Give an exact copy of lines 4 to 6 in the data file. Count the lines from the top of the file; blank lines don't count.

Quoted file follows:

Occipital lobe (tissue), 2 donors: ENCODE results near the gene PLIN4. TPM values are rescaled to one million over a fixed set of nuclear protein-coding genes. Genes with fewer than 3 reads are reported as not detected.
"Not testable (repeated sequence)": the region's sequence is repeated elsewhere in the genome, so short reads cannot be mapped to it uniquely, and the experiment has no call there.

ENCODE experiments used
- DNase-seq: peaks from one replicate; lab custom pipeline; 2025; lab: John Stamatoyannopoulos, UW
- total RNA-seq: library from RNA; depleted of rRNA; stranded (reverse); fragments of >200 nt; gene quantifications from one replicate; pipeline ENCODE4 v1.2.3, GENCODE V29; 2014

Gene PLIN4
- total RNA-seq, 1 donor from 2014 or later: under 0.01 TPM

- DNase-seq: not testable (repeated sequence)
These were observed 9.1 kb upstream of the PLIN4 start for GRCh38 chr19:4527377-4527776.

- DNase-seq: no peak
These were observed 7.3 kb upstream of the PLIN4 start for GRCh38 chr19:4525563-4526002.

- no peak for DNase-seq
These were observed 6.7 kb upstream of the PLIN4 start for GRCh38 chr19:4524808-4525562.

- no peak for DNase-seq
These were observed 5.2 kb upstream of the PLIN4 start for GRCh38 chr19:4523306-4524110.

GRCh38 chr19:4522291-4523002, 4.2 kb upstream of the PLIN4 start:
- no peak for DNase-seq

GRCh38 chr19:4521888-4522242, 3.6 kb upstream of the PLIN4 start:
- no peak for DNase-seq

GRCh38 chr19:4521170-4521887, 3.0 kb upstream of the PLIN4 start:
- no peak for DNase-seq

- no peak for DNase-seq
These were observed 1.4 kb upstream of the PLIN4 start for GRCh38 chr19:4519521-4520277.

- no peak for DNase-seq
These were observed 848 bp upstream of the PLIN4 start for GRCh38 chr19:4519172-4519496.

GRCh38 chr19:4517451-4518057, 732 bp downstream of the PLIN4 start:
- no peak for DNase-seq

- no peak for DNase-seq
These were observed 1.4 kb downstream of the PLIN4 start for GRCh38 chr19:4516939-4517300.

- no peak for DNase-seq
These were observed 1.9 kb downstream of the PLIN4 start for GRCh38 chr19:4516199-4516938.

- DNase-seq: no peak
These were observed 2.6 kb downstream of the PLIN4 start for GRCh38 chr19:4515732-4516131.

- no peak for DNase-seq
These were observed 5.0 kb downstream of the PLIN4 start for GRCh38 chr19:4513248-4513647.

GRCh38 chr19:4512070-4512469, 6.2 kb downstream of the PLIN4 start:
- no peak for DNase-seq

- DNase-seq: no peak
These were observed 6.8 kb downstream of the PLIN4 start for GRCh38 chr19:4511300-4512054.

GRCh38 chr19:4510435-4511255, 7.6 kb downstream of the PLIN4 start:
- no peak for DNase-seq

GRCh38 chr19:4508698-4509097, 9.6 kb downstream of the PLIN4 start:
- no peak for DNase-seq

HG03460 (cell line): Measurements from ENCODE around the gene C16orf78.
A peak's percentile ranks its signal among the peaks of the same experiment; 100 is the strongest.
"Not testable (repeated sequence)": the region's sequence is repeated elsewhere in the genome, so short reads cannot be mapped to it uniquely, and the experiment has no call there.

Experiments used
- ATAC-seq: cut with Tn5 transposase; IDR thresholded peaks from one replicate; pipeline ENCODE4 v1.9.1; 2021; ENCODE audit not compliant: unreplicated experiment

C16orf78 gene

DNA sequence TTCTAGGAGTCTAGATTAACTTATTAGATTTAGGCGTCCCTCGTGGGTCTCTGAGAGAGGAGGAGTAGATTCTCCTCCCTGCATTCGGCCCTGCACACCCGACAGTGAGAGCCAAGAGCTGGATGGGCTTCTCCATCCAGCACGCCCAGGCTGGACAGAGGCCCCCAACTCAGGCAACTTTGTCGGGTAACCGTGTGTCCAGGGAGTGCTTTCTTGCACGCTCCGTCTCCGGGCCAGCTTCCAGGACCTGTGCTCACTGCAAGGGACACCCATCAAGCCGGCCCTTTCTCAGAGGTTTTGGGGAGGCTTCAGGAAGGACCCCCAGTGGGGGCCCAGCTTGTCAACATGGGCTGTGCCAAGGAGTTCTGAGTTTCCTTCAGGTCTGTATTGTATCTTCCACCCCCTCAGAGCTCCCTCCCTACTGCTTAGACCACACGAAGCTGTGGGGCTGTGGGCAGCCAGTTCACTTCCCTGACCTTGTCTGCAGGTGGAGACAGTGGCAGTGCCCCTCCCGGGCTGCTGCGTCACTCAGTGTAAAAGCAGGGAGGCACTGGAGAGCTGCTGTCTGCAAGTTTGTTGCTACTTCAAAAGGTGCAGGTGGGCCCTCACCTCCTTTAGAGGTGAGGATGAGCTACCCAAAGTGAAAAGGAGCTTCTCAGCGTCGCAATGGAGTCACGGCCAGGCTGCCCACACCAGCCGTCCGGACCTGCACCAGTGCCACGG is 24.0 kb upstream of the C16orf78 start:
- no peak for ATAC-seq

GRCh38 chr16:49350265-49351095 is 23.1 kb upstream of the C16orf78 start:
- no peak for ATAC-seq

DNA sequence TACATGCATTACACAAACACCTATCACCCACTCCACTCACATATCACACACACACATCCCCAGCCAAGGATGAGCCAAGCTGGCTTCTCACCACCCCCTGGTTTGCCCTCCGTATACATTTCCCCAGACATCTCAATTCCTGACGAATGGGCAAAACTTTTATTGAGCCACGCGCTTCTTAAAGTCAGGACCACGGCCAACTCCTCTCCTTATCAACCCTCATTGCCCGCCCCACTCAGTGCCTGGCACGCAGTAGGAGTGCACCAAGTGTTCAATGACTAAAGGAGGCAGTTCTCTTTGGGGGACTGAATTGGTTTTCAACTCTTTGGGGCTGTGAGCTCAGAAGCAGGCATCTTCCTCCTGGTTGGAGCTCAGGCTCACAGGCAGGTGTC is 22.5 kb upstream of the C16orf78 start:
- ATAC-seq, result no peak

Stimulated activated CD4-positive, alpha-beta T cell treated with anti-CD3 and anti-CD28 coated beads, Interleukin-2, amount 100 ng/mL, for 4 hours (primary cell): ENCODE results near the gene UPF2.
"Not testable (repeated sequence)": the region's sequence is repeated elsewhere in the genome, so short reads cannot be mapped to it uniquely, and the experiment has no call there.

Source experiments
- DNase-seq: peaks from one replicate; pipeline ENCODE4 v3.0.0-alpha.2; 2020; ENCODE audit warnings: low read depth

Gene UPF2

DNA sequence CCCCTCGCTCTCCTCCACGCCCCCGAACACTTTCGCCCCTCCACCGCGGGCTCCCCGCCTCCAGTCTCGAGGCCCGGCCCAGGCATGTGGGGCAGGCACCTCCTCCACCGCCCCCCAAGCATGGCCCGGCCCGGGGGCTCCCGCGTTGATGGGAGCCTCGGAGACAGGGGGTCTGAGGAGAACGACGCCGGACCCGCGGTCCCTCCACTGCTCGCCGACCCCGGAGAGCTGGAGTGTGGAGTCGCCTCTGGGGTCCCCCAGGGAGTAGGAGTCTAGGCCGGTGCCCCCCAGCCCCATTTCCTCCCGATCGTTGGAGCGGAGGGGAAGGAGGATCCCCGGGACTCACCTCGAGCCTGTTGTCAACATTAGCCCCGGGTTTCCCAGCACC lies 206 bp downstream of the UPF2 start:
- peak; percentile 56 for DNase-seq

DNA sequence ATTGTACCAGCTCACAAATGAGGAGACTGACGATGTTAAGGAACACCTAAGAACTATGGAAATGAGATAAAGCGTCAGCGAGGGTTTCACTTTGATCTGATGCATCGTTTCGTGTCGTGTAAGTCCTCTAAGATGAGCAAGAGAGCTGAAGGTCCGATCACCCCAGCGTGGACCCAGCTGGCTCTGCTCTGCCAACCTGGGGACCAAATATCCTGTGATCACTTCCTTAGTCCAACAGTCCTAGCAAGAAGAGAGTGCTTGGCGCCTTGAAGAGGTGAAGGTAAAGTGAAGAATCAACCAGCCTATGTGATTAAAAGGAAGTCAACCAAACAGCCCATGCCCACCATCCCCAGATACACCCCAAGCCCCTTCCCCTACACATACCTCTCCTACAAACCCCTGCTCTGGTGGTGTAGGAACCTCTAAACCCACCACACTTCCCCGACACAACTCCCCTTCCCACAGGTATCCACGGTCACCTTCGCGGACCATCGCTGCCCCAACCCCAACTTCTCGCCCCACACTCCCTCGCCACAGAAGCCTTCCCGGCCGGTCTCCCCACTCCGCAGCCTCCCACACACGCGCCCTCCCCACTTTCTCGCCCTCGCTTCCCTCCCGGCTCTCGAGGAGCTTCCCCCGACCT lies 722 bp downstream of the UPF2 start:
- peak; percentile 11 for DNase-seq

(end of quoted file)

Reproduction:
- DNase-seq: peaks from one replicate; lab custom pipeline; 2025; lab: John Stamatoyannopoulos, UW
- total RNA-seq: library from RNA; depleted of rRNA; stranded (reverse); fragments of >200 nt; gene quantifications from one replicate; pipeline ENCODE4 v1.2.3, GENCODE V29; 2014

Gene PLIN4